great post! i can't wait to start making my own!

  3. #
    soniarumzi — October 1, 2011 at 7:41 pm

    I never even knew what it was made of. I knew potatoes but never knew the details. This is amazing Tessie. Love it! Thank you.

    Forgot to mention: love the ricer! Wow!

  4. #
    Christine — October 1, 2011 at 8:07 pm

    I still have homemade gnocchi on my “Must Make Soon” list. I so want to try it, I just haven't made enough effort to buy a ricer.

  5. #
    Raphaelle — October 1, 2011 at 8:10 pm

    A tip on the potatoes: box graters are an excellent replacement for ricers. I've made incredibly pillowy gnocchi by grating my potatoes.

    • #
      handleheat — October 2, 2011 at 4:56 am

      Raphaelle – What a fantastic tip! Thanks. I'll edit the post to add it πŸ™‚

  6. #
    Lauren — October 2, 2011 at 1:47 am

    This is an awesome post! I love gnocchi, but have never even thought about making it from scratch. Your tutorial makes it seem do-able. Thanks for this, I'll definitely be trying it out soon.

  7. #
    kokostanley — October 2, 2011 at 5:30 am

    YUM! Can't wait to try it!

  8. #
    Denise @ TLT — October 2, 2011 at 7:37 am

    Thanks for the recipe. I love those light, little pillows of gnocchi.

  9. #
    Tracey — October 2, 2011 at 7:45 pm

    Great tutorial Tessa! I tried to make gnocchi when I was first learning to cook and it was a giant disaster. Definitely time for me to try again I think πŸ™‚

  10. #
    Sydney — October 3, 2011 at 10:38 am

    I. Love. Gnocchi.

    I know what I'm doing this week!

  11. #
    Caroline — October 3, 2011 at 5:15 pm

    That looks so delicious! I love finding a food that's so enjoyable to make that you can zen out while doing it. Definitely giving these a try soon!

  12. #
    spiffycookie — October 3, 2011 at 7:02 pm

    I've only made gnocchi once and it was a long time ago. Thanks for the post!

  13. #
    JenSchall — October 6, 2011 at 6:51 pm

    Yum! Gnocchi is one of my new favorites, but mine never turn out quite right. Will definitely follow your recipe next time!

  14. #
    Julia — October 6, 2011 at 7:40 pm

    Amazing picture tutorial! Can't wait to see what else you learn in culinary school πŸ™‚

  15. #
    Ann — October 8, 2011 at 6:28 am

    I have been making potato dumplings for more than 50 years. My Family loves them. Especially when there is gravy from roasted meat. Each nationality have their own name.


  16. #
    Shaina — October 9, 2011 at 3:04 am

    These were amazing! And I have 109 leftover gnocchi… Hooray for bulk cooking!

  17. #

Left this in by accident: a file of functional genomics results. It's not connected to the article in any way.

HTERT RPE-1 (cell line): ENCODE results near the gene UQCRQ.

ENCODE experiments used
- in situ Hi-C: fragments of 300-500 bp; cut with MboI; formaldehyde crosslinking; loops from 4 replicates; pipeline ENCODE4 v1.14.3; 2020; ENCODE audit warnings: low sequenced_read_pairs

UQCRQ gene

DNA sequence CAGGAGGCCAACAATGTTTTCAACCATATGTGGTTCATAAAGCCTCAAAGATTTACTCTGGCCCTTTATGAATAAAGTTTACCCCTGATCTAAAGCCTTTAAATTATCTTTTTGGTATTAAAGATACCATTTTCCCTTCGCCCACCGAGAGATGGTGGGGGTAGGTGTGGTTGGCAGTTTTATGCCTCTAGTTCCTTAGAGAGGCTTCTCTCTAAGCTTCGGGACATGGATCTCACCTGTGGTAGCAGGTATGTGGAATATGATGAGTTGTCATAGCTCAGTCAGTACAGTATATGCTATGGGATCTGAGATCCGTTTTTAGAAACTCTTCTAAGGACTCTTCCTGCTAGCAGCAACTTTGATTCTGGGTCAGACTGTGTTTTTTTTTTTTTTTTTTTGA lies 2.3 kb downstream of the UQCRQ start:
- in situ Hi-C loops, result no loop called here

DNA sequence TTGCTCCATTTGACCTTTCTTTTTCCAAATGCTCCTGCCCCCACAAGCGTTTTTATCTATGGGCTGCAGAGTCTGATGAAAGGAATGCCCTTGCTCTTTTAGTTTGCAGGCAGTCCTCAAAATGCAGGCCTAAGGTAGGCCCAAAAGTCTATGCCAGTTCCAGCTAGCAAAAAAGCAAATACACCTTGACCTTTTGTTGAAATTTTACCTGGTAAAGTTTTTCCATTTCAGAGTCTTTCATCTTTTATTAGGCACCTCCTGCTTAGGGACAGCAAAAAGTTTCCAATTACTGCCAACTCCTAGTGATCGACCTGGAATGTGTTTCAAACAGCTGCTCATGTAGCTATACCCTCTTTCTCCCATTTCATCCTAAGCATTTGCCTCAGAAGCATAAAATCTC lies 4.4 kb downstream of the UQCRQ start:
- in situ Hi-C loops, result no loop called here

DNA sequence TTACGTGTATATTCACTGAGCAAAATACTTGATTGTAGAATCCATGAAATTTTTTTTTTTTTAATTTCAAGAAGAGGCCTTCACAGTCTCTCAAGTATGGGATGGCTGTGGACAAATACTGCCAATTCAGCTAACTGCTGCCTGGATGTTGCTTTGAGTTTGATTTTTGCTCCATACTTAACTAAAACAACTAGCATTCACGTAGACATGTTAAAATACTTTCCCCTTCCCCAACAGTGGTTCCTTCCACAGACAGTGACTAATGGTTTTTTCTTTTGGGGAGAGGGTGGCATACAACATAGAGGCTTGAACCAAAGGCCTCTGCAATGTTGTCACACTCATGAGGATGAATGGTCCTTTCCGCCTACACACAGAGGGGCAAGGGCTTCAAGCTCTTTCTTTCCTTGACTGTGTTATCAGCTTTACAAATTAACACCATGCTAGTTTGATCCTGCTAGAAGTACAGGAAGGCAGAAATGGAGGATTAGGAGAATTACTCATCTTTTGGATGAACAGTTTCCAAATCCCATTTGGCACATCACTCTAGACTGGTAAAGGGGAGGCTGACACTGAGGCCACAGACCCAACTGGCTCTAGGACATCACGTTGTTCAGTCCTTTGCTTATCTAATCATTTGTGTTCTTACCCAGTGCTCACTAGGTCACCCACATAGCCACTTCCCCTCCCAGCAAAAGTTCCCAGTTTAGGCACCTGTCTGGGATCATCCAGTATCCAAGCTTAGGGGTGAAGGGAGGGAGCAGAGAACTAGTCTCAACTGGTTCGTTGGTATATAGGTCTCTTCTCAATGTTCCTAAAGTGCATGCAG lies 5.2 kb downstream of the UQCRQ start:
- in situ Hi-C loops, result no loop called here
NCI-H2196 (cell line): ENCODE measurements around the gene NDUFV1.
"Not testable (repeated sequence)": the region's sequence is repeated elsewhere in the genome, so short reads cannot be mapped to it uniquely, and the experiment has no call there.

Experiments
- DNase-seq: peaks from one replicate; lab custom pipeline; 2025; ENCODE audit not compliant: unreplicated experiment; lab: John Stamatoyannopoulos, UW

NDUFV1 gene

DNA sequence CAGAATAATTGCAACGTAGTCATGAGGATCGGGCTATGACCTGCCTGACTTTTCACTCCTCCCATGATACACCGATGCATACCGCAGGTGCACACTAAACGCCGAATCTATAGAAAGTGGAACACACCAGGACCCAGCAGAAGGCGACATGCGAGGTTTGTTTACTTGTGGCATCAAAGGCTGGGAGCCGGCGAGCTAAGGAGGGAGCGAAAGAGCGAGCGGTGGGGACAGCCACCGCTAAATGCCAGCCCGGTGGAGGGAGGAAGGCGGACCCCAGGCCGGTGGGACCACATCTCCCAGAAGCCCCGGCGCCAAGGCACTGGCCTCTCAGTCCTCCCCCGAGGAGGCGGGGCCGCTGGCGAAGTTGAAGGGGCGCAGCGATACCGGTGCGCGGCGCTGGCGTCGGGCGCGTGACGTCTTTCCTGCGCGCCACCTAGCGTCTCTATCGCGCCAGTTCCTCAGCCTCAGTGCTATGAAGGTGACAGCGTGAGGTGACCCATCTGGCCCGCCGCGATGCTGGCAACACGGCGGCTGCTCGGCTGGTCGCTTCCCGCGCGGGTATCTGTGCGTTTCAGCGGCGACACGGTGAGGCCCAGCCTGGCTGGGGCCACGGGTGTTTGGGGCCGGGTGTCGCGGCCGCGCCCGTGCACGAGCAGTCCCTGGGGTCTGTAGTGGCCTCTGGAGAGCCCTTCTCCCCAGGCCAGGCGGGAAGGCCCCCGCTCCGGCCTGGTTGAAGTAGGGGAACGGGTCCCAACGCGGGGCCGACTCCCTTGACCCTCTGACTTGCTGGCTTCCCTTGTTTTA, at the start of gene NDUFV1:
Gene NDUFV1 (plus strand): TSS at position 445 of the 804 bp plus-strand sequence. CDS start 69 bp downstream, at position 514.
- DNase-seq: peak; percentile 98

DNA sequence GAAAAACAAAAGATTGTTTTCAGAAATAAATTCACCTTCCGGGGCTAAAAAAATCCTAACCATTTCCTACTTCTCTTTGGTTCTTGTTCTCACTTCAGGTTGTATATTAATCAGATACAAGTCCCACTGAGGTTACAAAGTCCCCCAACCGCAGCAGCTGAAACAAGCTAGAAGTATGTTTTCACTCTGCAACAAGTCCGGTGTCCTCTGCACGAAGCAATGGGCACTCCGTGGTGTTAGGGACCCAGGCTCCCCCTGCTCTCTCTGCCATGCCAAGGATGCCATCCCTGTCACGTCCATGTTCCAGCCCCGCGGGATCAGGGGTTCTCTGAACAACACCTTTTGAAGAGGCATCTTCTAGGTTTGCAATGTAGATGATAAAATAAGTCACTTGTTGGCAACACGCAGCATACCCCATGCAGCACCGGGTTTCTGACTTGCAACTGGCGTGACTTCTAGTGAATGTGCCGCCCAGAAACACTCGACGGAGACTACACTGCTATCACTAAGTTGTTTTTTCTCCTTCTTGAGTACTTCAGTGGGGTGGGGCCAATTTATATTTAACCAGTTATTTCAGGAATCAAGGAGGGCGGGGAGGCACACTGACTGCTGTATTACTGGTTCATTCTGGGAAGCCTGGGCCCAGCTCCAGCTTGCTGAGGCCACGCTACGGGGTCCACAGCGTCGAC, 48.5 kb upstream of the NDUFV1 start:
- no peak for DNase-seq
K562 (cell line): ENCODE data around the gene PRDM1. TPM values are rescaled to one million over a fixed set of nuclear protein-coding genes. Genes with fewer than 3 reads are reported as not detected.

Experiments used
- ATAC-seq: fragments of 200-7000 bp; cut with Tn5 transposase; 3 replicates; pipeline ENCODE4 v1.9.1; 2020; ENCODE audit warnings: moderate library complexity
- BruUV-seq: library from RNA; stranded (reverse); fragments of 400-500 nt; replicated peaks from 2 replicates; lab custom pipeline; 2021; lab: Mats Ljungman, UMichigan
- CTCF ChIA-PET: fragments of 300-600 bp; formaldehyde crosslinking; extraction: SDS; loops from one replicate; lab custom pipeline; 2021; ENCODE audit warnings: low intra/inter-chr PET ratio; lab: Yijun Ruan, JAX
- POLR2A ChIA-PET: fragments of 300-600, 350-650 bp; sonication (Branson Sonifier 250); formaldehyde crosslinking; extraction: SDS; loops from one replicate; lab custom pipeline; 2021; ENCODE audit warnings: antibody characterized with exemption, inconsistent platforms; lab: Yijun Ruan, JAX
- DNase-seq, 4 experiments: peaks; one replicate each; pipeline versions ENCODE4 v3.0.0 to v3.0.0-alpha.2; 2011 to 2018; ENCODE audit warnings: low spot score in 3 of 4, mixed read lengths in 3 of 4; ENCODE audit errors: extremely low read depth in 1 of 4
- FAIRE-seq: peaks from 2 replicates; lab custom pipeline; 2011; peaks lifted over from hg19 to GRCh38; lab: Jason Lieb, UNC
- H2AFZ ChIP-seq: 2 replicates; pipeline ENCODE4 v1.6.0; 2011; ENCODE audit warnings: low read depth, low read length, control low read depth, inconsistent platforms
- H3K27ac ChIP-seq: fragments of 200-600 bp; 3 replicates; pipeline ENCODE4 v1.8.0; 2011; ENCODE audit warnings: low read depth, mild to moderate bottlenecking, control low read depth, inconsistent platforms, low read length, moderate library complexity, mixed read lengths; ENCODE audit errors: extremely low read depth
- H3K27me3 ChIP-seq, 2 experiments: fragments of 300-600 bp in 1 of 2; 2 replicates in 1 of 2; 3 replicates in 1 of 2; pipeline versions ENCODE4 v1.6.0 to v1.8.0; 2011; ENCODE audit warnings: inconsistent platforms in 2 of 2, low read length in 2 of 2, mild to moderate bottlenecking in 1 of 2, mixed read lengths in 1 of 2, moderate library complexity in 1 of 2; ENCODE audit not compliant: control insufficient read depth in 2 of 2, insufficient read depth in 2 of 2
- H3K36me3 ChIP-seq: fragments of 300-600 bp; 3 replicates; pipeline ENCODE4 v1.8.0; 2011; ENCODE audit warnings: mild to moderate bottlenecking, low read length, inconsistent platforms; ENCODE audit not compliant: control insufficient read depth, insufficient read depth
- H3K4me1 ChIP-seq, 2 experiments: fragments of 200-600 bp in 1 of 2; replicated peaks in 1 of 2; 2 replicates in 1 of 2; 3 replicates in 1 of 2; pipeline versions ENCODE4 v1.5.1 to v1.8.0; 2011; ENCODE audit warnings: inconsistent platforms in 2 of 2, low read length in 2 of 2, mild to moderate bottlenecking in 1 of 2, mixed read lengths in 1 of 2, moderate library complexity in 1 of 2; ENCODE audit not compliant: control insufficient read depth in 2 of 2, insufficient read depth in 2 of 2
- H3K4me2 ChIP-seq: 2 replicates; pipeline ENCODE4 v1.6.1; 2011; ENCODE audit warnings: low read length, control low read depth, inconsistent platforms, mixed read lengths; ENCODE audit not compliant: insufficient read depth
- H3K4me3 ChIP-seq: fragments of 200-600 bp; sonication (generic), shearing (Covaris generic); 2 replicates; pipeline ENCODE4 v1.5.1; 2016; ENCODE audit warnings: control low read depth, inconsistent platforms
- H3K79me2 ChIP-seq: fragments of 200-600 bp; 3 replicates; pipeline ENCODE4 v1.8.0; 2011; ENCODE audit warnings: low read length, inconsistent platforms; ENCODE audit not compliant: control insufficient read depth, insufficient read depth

Melanie — October 10, 2011 at 3:14 am

    How many pounds of gnocchi would this make?

  18. #
    Carolyn Murphy — October 10, 2011 at 10:57 pm

    Nice! I've always wanted to learn how to make these. I've linked my readers to this page so you can show 'em how it's done.

  19. #
    Carolyn Murphy — October 10, 2011 at 10:58 pm

  20. #
    Ann — October 25, 2011 at 7:48 am

    Last week I made gnocchi. I followed the receipe exactly. They came out wonderful. We had some for dinner and rest I froze. I took one batch out for another dinner. I put them in boiling water and they flattened out to mush.
    What happened to them.? What did I do wrong???

    • #
      handleheat — October 25, 2011 at 3:09 pm

      Ann – did you put them in the water frozen? If not, that might have been the problem. Perhaps you cooked them too long? Or maybe the water was boiling to hard? Place the frozen gnocchi straight from the freezer into a pot of water that's at a rolling boil. Once the gnocchi have floated to the top of the water cook for another minute then carefully remove from pot.

  21. #
    50+ and on the Run — November 3, 2011 at 2:58 pm

    This makes it seem pretty easy–I love gnocchi, but haven't ever tried them homemade, but I will now! Thanks.

  22. #
    Trisha — December 31, 2011 at 6:01 am

    Are they easier to cook when frozen?

    • #
      handleheat — January 2, 2012 at 3:12 am

      You don't have to be as gentle with the frozen gnocchi but otherwise it's pretty much the same!

  23. #
    Lauren — January 2, 2012 at 3:05 am

    Hi Tessa! I made gnocchi for the first time tonight and they came out horribly! It was a mushy mess. I think I was being too cautious about my amount of flour so that they didn't come out too dense. Any other suggestions?

    • #
      handleheat — January 2, 2012 at 3:15 am

      I'm sorry to hear that! It sounds like you might have over-cooked them in the water? Also, be sure your water isn't boiling like crazy – a rolling boil is usually best. Maybe you were a little too light-handed with the flour also. Hope you have better luck next time.

  24. #
    Carole P — January 17, 2012 at 6:48 pm

    An Italian told me years ago a secret for consistant gnocchi's is to bake the russett potatoes not boil. IThe reason being, all potatoes have different water content depending on watering etc. Given that, by baking the potatoes and shredding, the potatoes will come out more uniform with the water content.I think this is why Lauren's came out so “mushy”.

  25. #
    Bonnie — December 1, 2013 at 7:48 am

    Tessa – How do you vary this to make spinach gnocchi (which is my favorite)? Also, can you substitute sweet potatoes for white in this recipe? Thanks!